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33 - 35 Parker St, Templestowe VIC 3106
(03) 9850 1355
Mon - Fri: 8am - 7pm | Sat: 8am - 4pm | Sun: 10am - 12pm
Home » Kids Corner » Fun Cat Facts

Fun Cat Facts

  • Cats can hear sounds too faint or too high in frequency for human ears, such as those made by mice. They can also see in near darkness.
  • Cats have relatively few taste buds compared to humans. Domestic and wild cats share a gene mutation that leaves them with no ability to taste sweetness.
  • To aid with navigation and sensation, cats have dozens of movable whiskers over their body, especially their face. These provide information on the width of gaps and on the location of objects in the dark, both by touching objects directly and by sensing air currents.
  • The average life expectancy for male indoor cats at birth is around 12 to 14 years. However, there have been reports of cats reaching into their 30s, with the oldest known cat, Creme Puff, dying at a verified age of 38.
  • Cats usually sleep 12-16 hours a day, although some cats can sleep as much as 20 hours in a 24-hour period. The term “cat nap” for a short rest refers to the cat’s tendency to fall asleep (lightly) for a brief period. While asleep, cats experience short periods of rapid eye movement sleep often accompanied by muscle twitches, which suggests that they are dreaming.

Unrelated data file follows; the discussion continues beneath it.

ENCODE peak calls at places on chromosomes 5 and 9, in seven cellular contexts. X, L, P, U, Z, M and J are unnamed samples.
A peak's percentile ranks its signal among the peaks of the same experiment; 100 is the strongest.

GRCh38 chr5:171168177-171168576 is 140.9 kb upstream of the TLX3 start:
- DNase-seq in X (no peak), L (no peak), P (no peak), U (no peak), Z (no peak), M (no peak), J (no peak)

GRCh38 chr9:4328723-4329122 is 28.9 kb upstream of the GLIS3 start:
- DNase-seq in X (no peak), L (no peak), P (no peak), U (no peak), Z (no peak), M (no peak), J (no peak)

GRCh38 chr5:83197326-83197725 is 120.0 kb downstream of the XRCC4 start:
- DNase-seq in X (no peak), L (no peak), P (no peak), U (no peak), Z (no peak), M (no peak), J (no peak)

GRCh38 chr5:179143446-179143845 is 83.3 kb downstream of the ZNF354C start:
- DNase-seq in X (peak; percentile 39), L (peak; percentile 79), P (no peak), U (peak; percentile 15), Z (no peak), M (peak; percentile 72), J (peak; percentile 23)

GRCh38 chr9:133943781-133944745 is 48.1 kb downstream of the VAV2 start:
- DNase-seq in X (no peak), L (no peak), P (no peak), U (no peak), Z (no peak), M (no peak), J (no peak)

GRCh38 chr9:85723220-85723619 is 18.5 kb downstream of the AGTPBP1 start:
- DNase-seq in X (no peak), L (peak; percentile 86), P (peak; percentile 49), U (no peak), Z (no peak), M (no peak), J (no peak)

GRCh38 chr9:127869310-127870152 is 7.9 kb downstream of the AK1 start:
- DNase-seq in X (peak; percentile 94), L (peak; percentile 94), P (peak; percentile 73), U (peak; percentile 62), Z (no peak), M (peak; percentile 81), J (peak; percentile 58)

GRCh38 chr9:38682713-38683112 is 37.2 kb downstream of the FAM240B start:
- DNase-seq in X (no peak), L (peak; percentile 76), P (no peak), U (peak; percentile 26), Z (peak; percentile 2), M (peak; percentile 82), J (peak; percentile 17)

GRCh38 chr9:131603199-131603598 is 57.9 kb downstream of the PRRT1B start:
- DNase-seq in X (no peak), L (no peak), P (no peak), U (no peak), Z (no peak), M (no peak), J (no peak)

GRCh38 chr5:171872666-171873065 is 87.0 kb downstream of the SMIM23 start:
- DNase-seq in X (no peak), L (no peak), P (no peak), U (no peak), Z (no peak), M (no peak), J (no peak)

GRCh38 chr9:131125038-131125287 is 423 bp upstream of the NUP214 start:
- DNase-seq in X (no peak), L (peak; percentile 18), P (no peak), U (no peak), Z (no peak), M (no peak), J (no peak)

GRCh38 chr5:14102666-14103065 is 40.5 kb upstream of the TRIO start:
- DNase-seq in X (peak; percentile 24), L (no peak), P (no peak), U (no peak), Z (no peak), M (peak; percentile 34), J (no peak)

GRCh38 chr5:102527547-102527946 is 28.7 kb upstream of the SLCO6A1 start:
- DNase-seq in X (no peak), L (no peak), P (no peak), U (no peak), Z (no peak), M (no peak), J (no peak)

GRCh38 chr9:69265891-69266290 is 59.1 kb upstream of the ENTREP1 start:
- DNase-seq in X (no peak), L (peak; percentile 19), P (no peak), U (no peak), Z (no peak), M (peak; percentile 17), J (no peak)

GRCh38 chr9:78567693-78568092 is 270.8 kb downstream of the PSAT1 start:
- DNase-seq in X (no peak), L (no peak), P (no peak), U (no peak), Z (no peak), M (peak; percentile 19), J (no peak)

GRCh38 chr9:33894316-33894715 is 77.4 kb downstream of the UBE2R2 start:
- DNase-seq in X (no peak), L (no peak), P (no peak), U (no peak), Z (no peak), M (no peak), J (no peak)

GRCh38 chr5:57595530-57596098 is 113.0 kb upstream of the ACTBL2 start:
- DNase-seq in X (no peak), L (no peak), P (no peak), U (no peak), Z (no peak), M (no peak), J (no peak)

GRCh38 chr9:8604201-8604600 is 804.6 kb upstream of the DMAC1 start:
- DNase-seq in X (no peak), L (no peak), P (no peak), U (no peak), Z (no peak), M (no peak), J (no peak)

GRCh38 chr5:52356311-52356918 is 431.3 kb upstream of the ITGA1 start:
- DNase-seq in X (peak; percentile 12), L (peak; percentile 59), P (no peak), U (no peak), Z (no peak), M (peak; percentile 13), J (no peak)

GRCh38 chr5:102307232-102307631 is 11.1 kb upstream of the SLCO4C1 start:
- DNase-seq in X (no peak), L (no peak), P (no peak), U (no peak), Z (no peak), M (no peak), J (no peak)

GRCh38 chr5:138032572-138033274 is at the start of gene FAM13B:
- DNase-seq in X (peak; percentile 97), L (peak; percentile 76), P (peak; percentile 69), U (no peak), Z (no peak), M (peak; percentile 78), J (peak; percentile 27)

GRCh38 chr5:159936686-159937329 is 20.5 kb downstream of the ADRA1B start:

• Domestic cats use many vocalisations for communication, including purring, trilling, hissing, growling/snarling, grunting, and several different forms of meowing. By contrast, feral cats are generally silent.
  • Types of body language, including position of ears and tail, relaxation of whole body, and kneading of paws, are all indicators of mood. The tail and ears are particularly important social signal mechanisms in cats e.g. with a raised tail acting as a friendly greeting, and flattened ears indicating hostility.
  • It has been theorised that the high-pitched sounds house cats make to solicit food may mimic the cries of a hungry human infant, making them particularly hard for humans to ignore.
  • Cats are known for their cleanliness, spending many hours licking their coats. If you have ever been licked by a cat, you have probably noticed that their tongues feel like sandpaper. Cats use their tongue to brush their fur and keep it smooth.
  • Owing to the close similarity between play and hunting, cats prefer to play with objects that resemble prey, such as small furry toys that move rapidly, but rapidly lose interest (they become habituated) in a toy they have played with before. Cats also tend to play with toys more when they are hungry.
  • The mechanism by which cats purr is elusive. The cat has no unique anatomical feature that is clearly responsible for the sound. However, felids of the Panthera genus (tiger, lion, jaguar and leopard) also produce sounds similar to purring, but only when exhaling.
  • Kittens purr to let their mother’s know that everything is ok. Adult cats purr when they feel safe and happy. Cats can purr for a long period of time without stopping.
  • Cats have 4 four different meanings for “‘meow'”. If you listen carefully, you can hear that each meow is different: 1). I’m hungry!, 2). I want to go out!, 3). Help! and 4.) I want attention!